Tammy Roberts is used to carrying more weight than most people might be willing to lift.
The executive director of the Foster Family Coalition of the NWT has been a foster parent herself for close to 30 years. In that time she's cared for around 250 children and young people, including some with severe learning and behavioural issues.
Now, Roberts is assuming another leadership position as the executive director of SideDoor, a Yellowknife non-profit that helps young people in tough situations with emergency shelter, housing and other supports.
When asked how she's managing the oversight of two organizations, Roberts sounds unfazed.
"It's going to be interesting, but they're very similar, so I think I have a lot of knowledge to bring forward," she says.
Roberts began at SideDoor on Nov. 9, but says she'll be in a "transition period" until Dec. 10, when the non-profit's board is set to meet.
She says that since official discussions have yet to take place, there's not much she can pass on about the organization's plans, like, for example, whether SideDoor might merge with the Foster Family Coalition.
"I'm thinking that there won't be any huge, immediate changes, just because there's a transition time where we need to see what's working well, right? And then just build from that."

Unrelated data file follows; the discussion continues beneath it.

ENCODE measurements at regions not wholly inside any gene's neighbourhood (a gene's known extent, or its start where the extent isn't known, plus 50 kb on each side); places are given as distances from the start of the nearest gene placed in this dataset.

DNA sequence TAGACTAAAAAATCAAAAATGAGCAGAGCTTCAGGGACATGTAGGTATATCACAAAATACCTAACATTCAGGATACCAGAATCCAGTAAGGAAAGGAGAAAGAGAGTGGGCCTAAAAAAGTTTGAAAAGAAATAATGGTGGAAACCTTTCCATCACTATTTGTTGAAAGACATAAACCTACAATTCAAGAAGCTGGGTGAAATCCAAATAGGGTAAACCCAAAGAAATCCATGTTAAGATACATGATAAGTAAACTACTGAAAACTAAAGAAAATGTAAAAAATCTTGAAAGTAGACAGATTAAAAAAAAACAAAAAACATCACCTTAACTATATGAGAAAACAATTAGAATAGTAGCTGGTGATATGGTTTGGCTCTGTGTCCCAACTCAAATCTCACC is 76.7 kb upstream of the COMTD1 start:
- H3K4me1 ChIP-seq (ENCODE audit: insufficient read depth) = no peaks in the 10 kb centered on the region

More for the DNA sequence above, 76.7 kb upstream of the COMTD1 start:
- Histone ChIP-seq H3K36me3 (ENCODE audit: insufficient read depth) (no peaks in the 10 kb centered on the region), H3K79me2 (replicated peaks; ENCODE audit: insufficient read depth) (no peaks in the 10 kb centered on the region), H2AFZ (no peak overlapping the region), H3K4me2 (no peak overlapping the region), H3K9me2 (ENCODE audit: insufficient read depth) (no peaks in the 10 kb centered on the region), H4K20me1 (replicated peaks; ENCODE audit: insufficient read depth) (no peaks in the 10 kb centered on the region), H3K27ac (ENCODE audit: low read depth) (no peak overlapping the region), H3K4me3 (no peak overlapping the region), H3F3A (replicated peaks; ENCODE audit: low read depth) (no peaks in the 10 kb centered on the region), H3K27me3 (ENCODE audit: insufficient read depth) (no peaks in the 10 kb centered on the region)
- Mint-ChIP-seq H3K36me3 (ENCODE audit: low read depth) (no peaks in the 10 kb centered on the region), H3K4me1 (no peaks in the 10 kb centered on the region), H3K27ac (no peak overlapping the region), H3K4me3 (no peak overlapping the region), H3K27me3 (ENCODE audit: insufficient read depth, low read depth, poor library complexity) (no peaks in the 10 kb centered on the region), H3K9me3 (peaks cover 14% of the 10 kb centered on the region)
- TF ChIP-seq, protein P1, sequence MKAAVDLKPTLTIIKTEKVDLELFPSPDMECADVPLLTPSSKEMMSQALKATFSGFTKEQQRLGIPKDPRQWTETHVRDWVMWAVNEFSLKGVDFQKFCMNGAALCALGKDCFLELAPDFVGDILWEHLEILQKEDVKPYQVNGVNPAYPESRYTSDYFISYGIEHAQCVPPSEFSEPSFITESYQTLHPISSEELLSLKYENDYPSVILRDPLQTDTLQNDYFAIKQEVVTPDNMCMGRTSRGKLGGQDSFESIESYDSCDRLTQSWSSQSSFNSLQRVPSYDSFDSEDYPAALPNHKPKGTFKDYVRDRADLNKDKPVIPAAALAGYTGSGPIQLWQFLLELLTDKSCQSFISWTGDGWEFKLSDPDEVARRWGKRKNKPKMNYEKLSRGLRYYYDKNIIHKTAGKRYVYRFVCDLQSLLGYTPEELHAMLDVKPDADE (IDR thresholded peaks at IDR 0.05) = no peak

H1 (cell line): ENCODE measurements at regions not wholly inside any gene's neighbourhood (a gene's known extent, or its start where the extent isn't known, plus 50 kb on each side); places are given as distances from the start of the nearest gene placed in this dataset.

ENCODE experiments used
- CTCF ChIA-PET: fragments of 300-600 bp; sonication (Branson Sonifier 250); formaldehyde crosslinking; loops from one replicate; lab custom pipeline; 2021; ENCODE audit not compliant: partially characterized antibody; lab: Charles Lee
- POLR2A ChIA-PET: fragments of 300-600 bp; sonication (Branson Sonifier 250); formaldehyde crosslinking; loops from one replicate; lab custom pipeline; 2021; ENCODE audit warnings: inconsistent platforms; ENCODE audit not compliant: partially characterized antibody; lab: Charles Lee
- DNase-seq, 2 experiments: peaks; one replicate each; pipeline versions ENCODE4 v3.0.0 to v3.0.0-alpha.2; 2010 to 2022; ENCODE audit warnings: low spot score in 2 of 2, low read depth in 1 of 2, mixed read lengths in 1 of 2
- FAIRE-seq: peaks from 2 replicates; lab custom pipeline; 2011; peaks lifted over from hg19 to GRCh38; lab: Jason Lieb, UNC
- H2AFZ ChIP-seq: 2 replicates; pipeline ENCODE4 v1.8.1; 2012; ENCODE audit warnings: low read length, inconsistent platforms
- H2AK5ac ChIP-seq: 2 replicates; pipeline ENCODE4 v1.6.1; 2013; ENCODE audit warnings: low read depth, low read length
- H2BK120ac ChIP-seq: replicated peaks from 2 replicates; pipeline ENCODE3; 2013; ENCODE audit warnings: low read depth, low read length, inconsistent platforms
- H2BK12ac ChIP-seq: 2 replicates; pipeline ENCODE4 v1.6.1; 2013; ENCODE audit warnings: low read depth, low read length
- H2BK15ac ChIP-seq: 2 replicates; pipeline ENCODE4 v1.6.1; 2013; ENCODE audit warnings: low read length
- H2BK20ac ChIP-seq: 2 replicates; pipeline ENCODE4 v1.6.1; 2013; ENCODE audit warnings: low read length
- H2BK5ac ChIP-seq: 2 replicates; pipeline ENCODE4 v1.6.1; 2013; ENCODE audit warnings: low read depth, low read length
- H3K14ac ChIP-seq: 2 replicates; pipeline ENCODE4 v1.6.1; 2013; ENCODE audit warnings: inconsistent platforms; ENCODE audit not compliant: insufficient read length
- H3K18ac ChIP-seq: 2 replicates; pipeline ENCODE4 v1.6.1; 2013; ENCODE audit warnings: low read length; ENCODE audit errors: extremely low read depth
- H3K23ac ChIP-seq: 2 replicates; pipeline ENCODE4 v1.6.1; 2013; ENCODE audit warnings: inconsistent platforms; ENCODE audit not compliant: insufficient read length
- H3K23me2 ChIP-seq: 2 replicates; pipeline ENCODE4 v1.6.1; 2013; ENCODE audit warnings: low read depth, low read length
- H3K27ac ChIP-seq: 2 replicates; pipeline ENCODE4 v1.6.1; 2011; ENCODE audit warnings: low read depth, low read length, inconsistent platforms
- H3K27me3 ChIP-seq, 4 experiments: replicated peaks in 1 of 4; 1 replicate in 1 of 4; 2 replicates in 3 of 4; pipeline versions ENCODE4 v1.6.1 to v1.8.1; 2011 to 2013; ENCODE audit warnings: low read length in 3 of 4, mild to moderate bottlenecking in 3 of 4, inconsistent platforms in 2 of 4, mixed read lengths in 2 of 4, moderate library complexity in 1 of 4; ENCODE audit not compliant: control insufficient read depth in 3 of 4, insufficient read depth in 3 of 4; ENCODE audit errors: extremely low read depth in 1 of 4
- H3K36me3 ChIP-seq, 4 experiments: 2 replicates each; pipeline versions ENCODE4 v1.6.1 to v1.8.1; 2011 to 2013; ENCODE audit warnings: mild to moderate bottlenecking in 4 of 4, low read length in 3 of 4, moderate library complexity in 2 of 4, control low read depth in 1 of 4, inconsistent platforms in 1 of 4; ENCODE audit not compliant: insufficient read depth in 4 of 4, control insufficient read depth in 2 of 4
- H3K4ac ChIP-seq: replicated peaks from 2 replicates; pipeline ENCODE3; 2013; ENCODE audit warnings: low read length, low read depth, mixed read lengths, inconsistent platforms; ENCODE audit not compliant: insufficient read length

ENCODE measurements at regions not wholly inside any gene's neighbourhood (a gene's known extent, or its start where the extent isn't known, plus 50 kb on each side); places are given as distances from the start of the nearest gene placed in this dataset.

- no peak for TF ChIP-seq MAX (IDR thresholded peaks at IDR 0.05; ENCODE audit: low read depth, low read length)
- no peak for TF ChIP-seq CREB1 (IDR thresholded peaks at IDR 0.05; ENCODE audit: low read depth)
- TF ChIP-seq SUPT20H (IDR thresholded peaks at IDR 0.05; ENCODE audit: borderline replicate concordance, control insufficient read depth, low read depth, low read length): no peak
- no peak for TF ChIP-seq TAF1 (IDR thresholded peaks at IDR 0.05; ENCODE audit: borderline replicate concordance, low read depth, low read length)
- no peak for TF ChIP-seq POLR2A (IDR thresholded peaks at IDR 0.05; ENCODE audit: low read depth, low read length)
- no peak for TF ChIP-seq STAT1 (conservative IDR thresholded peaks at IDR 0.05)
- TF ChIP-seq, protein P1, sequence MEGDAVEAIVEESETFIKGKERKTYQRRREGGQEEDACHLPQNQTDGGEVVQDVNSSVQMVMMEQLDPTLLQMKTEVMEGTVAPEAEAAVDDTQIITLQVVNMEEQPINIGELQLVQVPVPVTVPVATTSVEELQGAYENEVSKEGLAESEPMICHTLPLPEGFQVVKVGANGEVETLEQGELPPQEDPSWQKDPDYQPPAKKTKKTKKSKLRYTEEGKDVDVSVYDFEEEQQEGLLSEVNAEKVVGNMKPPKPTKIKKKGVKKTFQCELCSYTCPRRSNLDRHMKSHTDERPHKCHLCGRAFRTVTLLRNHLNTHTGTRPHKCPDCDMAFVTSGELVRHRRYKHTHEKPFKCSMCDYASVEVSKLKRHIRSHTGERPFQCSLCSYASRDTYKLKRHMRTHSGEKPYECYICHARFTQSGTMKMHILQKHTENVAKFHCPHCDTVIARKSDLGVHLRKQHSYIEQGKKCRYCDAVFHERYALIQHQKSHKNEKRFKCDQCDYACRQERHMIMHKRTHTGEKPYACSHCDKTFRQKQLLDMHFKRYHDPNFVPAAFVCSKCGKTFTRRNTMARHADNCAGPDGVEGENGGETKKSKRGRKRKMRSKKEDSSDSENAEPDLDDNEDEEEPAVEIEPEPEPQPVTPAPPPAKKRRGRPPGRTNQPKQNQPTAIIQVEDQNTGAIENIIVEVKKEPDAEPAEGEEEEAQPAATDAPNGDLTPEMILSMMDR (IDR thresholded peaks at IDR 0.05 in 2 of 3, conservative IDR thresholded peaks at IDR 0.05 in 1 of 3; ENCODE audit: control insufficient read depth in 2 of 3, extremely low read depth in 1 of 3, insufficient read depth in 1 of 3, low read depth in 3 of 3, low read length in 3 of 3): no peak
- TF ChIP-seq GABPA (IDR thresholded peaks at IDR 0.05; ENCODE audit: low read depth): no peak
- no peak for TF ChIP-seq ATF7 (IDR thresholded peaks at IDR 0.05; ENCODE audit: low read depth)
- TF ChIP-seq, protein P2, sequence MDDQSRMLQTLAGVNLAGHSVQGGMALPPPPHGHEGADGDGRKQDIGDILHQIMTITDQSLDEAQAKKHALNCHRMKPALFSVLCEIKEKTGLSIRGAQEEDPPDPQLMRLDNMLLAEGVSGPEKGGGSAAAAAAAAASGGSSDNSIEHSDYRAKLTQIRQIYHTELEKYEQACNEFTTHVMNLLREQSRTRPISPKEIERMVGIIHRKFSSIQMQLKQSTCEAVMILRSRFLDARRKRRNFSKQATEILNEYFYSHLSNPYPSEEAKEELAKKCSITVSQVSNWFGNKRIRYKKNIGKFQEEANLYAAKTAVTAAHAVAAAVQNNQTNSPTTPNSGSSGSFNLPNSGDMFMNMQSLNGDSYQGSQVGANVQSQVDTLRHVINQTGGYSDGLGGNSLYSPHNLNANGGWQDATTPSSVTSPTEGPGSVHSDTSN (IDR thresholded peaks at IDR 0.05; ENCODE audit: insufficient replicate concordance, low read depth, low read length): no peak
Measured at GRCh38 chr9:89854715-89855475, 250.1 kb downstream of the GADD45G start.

Troubled period at SideDoor
Roberts takes over SideDoor after a relatively tumultuous period in the organization's 25-year history.
In early March, shortly before COVID-19 prompted a widespread shutdown in the Northwest Territories, SideDoor unexpectedly closed its youth drop-in centre downtown. Days later, allegations emerged of mismanagement and mistreatment at the organization.
In the months that followed, the drop-in centre, called the Resource Centre, was moved into Hope's Haven, SideDoor's youth shelter, and Iris Notley, the former executive director, resigned.
As the new head of SideDoor, Roberts says she wants to focus on building relationships with government, funders, other non-governmental organizations, and with "youth, especially."
Exploring options for Resource Centre
In the waning months of Notley's tenure at SideDoor, she suggested to CBC that most of the young people who used the Resource Centre had housing, and that SideDoor would refocus on serving young people who are homeless.
Roberts says funding agreements in place until the end of March outline who SideDoor is meant for, but didn't elaborate on those agreements, saying she wasn't sure of the details as she's still in the transition phase.
As for the previous Resource Centre building downtown, that's now occupied by the city's new day shelter.
Roberts says she can't comment on whether SideDoor wanted to reopen the Resource Centre in its former location.
"Everything's out of one building right now," she says, referring to Hope's Haven. "It is very crowded, of course, but we're looking at other options."
Casting her sights into the future, Roberts says she hopes that SideDoor will be a place where "youth, and our staff, and everybody is feeling supported."